Poll: Is "bohunk" offensive?

Today I sent a message to one of my lists in which I referred to getting a massage from “the bohunk of your choice.” To my shock, someone pointed me to my dictionary, which informed me that “bohunk” is a slur on Bohemian/Hungarians!

I was floored. I had no idea. I’ve always heard it in reference to a big, sorta-dumb, sexy, Jethro-Bodine-type man. Never in a negative context, and never as a racial slur. It was something you wanted! (If you’re into big sexy men who do your bidding, that is.) I thought it came from “bodacious hunk” or “beau-hunk” or something like that. Someone also suggested “boy hunk” as her interpretation.

It was implied that maybe it’s a regional thing. I’ve always lived in central Wisconsin. Yet I found an account written by a man living near Marshfield, about an hour north of me, who described the hurt of being called a Bohunk in this area in the 1930s.

Is this term outgrowing its offensive meaning? I also found lots of sites using the term in the way that I intended it: “Hollywood bohunk Vin Diesel” and so on.

I don’t intend to use it in mixed company in the future; I’m just curious about how other people define this term. What did you think it meant before you read this thread? And what are your geographic or linguistic influences?

My father’s parents were born in Hungary, and he was raised on the south side of Chicago. He was quite familiar with the term.

He considered “bohunk” (also sometimes “hunkie”) to be exactly on a par with “kraut” “polack” and “dago.”

The idea that “bohunk” would ever be considered a complimentary term would have made him laugh until he cried.

You can use it around mixed company all you want. Just don’t use it around people of central European heritage.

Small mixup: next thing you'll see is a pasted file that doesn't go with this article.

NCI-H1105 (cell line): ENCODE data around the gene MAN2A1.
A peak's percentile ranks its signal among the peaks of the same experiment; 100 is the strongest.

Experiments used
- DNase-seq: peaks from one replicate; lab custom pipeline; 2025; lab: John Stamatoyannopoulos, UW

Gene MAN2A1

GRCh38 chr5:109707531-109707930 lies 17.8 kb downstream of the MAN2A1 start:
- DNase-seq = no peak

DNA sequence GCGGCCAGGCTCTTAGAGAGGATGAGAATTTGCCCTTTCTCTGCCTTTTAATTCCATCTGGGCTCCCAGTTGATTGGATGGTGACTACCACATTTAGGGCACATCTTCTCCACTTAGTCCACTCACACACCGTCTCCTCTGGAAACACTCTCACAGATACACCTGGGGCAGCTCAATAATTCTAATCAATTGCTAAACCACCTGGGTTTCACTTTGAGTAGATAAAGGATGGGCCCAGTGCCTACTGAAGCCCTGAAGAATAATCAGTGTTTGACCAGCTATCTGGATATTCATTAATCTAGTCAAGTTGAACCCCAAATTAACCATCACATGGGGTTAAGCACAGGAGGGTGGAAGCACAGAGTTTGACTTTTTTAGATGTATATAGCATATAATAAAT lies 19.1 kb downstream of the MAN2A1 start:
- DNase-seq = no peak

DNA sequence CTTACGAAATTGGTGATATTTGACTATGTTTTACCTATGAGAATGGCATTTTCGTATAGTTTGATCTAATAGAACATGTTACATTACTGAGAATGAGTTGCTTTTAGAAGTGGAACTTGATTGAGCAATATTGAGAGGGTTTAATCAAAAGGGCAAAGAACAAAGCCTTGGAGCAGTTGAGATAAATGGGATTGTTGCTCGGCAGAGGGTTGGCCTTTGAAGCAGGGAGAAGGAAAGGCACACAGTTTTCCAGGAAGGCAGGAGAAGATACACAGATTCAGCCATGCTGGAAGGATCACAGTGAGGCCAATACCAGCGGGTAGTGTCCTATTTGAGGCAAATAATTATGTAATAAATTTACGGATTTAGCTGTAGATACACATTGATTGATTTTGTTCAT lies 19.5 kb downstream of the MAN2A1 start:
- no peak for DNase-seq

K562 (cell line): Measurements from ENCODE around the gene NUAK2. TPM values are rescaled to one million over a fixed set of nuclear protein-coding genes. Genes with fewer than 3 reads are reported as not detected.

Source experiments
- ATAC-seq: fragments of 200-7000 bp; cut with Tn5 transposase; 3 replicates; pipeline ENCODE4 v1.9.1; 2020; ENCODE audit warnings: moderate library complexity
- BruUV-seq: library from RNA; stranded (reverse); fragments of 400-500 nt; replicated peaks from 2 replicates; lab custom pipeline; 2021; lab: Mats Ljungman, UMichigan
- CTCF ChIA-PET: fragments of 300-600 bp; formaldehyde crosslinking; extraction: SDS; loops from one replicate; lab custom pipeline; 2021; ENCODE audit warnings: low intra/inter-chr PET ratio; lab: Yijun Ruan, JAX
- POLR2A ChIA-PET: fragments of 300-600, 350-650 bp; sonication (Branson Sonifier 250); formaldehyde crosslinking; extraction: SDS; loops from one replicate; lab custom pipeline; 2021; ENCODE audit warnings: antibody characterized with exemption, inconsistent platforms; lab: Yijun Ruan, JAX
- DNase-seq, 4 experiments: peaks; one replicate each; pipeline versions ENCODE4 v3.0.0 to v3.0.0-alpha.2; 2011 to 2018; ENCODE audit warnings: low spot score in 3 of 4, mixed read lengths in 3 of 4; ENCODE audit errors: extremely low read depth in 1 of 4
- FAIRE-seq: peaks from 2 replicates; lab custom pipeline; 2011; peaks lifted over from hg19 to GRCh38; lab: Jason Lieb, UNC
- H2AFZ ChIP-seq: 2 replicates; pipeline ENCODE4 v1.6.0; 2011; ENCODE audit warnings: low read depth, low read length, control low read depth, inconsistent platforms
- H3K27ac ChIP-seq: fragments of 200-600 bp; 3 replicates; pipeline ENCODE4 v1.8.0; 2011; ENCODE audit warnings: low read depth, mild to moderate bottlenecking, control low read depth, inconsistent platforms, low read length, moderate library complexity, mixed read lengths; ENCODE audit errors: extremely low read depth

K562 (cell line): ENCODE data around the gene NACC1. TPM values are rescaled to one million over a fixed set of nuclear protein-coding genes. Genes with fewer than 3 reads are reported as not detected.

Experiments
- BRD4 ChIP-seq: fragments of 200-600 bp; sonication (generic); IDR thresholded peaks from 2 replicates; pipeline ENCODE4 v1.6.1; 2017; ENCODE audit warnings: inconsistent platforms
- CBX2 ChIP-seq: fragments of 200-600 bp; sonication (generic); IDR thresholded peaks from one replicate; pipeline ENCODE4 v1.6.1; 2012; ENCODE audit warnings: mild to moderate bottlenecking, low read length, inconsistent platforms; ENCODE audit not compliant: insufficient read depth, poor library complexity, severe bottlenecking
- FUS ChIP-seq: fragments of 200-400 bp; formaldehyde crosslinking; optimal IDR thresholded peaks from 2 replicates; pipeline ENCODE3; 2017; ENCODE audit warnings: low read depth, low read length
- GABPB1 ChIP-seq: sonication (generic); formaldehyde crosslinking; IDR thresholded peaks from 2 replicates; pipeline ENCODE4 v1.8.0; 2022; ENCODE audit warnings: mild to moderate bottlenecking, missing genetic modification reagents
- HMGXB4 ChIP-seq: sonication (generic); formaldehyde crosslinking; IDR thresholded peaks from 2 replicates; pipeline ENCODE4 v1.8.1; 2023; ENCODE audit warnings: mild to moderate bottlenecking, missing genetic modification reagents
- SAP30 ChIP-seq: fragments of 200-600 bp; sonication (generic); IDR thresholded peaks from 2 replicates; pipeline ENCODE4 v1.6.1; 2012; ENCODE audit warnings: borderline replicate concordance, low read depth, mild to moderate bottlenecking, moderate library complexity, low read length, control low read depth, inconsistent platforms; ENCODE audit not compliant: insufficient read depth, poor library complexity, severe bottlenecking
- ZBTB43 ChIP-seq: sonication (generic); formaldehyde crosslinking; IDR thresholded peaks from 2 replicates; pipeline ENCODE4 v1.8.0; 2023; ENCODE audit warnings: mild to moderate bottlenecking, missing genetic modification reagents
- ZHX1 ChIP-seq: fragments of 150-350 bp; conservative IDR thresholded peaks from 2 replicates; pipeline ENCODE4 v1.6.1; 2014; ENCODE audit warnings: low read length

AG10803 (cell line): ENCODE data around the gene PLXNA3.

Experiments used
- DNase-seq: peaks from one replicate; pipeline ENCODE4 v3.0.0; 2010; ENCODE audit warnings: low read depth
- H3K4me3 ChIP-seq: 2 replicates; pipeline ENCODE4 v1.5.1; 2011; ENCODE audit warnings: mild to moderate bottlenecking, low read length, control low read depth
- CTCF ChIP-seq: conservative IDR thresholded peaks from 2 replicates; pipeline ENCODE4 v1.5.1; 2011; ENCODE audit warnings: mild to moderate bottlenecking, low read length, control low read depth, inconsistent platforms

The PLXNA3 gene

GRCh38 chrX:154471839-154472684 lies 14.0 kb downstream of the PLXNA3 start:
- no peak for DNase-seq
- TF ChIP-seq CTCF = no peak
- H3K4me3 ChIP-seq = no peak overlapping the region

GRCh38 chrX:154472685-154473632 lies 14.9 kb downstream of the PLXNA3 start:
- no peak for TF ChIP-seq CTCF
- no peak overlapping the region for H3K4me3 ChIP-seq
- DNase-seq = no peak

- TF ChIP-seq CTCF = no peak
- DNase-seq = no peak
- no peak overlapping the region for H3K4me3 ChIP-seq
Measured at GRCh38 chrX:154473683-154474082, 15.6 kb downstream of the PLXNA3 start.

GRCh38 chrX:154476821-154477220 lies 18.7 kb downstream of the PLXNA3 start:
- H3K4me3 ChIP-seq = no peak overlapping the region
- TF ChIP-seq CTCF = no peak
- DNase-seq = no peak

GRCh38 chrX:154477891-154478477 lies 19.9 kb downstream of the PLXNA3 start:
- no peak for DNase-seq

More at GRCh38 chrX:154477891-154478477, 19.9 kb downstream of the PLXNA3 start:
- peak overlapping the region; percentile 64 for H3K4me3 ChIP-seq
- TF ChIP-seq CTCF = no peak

Don’t they call Molly Ringwald’s sister’s fiance in Sixteen Candles a bohunk? I think that’s the only time I’ve ever heard it. I’m from eastern Iowa. The worst (non n-word) ethnic insult I knew was “pollock.”

Well, there’s the rub, isn’t it – how do you know? I think I’ll keep it among friends, and avoid it when I don’t know everyone well. (Not that I go around talking about bohunks all the time!)

I’m reminded of another term I’ve mostly stopped using in public: Somehow when I was a kid, it became a joke among my mom, my sister and me to say “You’ve got a wog on your face,” meaning a blob of food or something. Hee hee hee, what a funny word. Years later I learned that it was a slur on Asian Indians. Oops.

Huh. My father often refers to himself as a “bokraut”. Being the son of immigrants (German and Bohemian), from small town Minnesota, I’d guess he both had the right to use it, and little idea of any potential offensiveness in it. I know that I learned it was a slur sometime after reaching my teen years, and it wouldn’t offend me in the least.

It’s odd, really, the Bohemian side of the family is really easy going, but many of the other Bohemian’s (who I learned to be such) had a very strong Bohemian identity, and were very conscious of slights.

I thought that’s what it meant, too, until just now. Fortunately, it’s not a word I’ve ever tossed around in casual conversation, as far as I can recall. (At least I hope I haven’t, now that I know what it means!)